'This Week': Crisis in Iraq

ABC News' Martha Raddatz reports from Baghdad with the latest on the crisis in Iraq.
3:12 | 06/22/14

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Transcript for 'This Week': Crisis in Iraq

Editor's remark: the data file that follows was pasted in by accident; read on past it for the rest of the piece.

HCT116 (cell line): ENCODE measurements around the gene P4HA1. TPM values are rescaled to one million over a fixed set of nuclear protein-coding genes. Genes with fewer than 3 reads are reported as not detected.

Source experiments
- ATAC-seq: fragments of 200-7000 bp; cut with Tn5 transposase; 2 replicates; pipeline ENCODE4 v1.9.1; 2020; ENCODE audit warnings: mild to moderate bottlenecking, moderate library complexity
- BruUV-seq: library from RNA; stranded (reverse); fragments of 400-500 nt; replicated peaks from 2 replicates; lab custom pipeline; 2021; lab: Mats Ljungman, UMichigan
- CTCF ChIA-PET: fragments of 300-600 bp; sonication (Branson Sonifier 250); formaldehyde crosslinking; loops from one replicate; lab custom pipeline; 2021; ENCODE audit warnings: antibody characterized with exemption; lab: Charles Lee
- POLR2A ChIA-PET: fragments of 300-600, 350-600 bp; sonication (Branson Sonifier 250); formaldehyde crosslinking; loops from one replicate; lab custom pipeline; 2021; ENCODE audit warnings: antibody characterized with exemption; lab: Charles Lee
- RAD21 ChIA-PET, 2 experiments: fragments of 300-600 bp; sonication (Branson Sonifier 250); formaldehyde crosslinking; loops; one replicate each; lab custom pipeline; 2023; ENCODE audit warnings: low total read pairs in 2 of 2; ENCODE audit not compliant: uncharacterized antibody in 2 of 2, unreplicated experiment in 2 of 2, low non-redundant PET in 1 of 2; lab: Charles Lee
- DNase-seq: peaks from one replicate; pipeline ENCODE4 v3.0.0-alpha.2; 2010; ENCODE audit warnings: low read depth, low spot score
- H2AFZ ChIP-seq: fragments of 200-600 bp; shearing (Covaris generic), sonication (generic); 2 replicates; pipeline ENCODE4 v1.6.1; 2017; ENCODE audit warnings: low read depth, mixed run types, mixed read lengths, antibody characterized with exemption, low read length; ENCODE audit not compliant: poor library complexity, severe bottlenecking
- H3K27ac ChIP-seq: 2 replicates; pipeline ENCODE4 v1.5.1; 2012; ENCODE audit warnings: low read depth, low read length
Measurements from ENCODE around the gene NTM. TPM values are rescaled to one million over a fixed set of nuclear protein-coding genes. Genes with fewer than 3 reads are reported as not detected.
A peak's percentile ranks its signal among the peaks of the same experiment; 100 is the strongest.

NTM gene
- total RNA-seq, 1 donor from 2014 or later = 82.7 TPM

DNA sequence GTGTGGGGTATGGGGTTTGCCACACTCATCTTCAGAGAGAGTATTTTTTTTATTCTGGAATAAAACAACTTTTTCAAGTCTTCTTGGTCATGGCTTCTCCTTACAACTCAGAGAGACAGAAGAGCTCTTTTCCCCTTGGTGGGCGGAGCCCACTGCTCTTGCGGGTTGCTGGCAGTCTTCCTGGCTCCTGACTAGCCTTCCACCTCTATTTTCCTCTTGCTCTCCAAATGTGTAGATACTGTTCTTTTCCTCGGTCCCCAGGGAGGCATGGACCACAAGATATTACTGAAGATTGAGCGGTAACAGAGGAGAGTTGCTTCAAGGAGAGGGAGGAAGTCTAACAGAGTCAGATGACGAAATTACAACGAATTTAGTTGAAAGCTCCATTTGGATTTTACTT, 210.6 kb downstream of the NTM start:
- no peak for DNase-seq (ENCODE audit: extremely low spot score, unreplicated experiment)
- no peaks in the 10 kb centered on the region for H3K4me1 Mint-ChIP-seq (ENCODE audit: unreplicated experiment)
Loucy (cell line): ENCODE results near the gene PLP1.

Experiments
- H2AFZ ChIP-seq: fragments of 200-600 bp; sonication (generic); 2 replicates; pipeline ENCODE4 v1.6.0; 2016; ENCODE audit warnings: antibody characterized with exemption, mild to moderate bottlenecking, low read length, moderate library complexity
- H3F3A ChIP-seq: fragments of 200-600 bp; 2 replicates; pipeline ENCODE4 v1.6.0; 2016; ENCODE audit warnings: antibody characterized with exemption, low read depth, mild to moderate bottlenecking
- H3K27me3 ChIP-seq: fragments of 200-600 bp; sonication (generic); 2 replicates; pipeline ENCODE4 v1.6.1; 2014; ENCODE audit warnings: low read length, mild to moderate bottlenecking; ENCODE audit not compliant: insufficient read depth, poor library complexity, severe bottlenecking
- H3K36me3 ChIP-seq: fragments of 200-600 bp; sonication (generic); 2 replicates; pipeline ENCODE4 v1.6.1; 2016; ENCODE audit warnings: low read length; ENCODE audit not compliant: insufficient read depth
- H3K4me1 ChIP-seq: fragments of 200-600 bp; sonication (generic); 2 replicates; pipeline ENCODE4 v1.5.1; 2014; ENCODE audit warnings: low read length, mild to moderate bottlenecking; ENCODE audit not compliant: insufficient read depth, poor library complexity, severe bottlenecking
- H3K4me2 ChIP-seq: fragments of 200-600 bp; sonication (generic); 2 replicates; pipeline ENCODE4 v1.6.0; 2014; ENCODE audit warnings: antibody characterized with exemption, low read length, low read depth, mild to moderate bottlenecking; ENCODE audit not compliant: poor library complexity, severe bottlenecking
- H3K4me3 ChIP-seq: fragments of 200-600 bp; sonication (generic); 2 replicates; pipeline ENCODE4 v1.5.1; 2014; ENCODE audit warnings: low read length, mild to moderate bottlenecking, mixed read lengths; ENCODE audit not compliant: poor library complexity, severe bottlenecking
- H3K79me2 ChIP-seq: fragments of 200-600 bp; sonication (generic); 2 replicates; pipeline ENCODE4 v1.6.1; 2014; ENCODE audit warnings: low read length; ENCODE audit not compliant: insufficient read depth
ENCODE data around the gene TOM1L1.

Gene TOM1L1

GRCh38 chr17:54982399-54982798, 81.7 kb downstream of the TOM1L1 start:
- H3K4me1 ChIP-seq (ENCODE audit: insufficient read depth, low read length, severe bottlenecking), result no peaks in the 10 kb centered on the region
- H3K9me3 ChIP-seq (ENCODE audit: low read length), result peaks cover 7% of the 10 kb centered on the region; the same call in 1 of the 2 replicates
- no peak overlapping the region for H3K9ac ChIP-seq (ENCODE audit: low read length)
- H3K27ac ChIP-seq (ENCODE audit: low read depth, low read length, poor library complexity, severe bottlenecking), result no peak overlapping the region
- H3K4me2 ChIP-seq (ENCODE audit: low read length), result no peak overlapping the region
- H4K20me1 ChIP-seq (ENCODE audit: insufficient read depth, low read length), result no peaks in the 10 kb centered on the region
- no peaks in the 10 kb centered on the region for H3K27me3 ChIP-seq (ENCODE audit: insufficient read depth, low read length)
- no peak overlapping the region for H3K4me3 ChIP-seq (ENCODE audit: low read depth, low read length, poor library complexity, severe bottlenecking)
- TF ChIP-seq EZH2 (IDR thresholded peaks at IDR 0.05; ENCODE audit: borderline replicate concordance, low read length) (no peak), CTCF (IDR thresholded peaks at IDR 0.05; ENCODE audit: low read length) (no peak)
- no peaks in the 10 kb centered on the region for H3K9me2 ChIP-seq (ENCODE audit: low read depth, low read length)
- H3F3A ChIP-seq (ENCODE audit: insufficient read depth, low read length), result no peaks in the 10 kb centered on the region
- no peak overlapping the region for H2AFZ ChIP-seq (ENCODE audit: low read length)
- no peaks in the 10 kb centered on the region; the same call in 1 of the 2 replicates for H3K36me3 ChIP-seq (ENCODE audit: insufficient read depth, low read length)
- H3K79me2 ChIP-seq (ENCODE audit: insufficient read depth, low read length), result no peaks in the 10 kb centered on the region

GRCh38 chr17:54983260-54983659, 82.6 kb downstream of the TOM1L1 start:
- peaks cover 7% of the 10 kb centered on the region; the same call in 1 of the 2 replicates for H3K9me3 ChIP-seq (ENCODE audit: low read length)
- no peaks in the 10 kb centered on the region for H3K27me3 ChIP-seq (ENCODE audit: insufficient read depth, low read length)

Good morning. I'm Martha Raddatz in Baghdad where the battle for control of Iraq has take an dire turn. The jihadist group Isis gaining new ground, capturing four key towns. Near the Syrian border. Threatening this country and the entire region. And the U.S. Homeland with its growing strength. We have team coverage of the latest developments including breaking details on the U.S. Special forces preparing to advise the Iraqi army. We begin in Baghdad, where shiite militias took to the streets this weekend in a show of force. Members of the Madi army who once led the fight against Americans in Baghdad's city, now vowing to stand up against Isis. The jihadist fighters threatening Baghdad's borders. Isis gained critical new ground this weekend, after wiping out an entire Iraqi brigade. Isi sirks now controls Al qa'im, on the Syrian border, giving the terror group the ability to move weapons into Iraq from Syria. They surrounded Iraq's largest oil refinery. A portion seen here in satellite images burning. If it's overtaken, the militants would get a significant control over the gas and power supply. And Iraq's security forces have little ability to regain control of all that has been lost. They have no offensive capability. And no real air power. And now, a growing fear, more westerners joining the ranks of foreign fighters descending on the country. We will go in a few days and fight them. Reporter: This flashy new propaganda video showing british and Australian recruits. In sponge to the terror group's March, young Iraqi men are scr scrambling through Baghdad's marketplaces to find body armor and uniforms left behind by the American mill stair. Vowing to defend their city. I have to fight. For my family, for my country. For everything. Reporter: If they can't find uniforms, they go any way. We saw thousands and thousands of young shiia men lining up to serve without weapons and protection. They're anywhere from 12 years old and up. Some have already lost family members to the Jihadi fighters. Behind this battle, everyday citizens who have already been through so much. This family moved to Syria during the worst parts of war in Iraq. With war raging in Syria, they're back. The 11-year-old and the other children have the same nightmares. What do you worry about most? The explosion, she said. The explosions. A reality that these children have now lived with most of their lives. And when we left that family, that night, just outside that restaurant were truckloads of armed shiite militias patrolling the streets. Taking the law into their own hands.

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